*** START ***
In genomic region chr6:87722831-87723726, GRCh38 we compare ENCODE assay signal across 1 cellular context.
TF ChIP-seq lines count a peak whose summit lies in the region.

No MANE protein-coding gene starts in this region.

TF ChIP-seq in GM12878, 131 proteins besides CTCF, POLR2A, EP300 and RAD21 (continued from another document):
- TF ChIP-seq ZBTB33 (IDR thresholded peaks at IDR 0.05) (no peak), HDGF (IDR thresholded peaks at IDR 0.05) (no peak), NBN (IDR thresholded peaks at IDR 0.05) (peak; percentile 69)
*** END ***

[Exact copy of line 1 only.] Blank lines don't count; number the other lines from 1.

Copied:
In genomic region chr6:87722831-87723726, GRCh38 we compare ENCODE assay signal across 1 cellular context.